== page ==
• Asking for a Friend
    <p>Last year, we ran a pair of episodes that explored the greatest mysteries in our listeners’ lives - the big ones, little ones, and the ones in between. This year, we’re back on the hunt, tracking down answers to the big little questions swirling around our own heads.</p> <p>We reached out to some of our favorite people and asked them to come along with us as we journeyed back in time, to outer space, and inside our very own bodies.</p> <p><em>This episode was reported by Rachael Cusick, Simon Adler, Becca Bressler, and Annie McEwen and was produced by </em><em>Rachael Cusick, Simon Adler, Matt Kielty, Becca Bressler, and Annie McEwen.</em></p> <p><em>Support Radiolab today at <a href="https://pledge3.wnyc.org/donate/radiolab-it/onestep/?utm_source=podcast&amp;utm_medium=notes&amp;utm_campaign=membership&amp;utm_content=radiolab" target="_blank">Radiolab.org/donate</a>. </em></p> <p> </p>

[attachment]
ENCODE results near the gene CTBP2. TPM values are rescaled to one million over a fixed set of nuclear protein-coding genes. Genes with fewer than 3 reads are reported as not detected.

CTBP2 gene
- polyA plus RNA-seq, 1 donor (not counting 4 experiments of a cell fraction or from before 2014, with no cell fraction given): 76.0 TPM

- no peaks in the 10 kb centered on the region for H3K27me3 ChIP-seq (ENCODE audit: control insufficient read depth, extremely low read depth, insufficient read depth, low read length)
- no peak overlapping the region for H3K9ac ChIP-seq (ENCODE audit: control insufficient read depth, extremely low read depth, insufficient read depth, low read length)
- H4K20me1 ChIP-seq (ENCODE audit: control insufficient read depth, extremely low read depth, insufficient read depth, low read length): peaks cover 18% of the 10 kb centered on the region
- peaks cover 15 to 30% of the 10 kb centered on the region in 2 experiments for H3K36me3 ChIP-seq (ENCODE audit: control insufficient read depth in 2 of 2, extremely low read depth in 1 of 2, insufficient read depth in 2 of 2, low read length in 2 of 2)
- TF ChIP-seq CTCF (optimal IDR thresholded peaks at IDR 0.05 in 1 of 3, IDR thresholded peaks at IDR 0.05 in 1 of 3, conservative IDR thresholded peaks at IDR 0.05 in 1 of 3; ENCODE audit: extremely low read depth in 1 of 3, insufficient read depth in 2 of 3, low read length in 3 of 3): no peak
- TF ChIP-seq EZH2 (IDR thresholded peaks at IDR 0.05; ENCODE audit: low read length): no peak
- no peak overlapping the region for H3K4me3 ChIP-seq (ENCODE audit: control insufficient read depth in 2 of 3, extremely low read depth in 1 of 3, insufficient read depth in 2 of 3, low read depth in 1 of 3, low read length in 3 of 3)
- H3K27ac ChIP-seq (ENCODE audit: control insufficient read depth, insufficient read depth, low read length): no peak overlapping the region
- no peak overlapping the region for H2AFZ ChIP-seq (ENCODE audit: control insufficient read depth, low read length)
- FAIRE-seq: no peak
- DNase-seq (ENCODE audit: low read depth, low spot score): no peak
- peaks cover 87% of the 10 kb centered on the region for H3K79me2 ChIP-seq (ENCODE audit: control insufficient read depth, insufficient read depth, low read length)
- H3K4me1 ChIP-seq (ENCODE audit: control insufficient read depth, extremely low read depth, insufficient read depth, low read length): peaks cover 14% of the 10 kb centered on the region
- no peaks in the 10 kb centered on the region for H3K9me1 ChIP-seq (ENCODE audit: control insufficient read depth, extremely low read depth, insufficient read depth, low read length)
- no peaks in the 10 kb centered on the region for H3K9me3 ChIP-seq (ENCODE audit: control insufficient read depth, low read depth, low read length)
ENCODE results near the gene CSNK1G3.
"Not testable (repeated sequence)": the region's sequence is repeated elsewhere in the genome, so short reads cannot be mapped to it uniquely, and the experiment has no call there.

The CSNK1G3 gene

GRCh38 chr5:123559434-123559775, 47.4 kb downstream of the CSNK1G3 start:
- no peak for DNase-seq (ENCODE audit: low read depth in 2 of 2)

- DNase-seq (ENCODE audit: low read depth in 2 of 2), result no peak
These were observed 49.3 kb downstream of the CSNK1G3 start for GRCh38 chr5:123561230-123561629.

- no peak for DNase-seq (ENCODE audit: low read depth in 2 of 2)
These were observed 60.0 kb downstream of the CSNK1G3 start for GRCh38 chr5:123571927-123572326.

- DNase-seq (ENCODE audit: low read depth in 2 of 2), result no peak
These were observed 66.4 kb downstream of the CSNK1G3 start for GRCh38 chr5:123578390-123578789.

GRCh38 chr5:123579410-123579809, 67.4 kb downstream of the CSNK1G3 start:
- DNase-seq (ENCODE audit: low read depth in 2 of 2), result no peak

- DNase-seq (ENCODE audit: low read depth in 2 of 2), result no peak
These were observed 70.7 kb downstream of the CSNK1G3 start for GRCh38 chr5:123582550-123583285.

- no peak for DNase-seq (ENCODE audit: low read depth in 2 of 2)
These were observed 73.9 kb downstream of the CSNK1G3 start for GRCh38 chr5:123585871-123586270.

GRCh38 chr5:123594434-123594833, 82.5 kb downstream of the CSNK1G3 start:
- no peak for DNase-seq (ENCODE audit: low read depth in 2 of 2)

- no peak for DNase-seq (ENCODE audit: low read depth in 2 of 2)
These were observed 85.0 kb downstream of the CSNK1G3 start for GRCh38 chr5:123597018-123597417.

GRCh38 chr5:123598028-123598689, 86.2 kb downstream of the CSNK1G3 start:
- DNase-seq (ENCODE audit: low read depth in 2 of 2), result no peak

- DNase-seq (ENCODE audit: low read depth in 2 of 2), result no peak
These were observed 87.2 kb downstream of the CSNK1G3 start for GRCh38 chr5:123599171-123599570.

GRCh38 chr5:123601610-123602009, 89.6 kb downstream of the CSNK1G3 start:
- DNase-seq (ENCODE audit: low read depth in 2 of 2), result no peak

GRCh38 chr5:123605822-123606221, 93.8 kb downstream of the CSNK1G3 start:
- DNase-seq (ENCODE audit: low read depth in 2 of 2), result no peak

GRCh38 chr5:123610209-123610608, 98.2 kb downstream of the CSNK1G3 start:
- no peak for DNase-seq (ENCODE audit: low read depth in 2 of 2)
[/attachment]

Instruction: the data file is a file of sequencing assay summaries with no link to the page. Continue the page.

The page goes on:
• Loops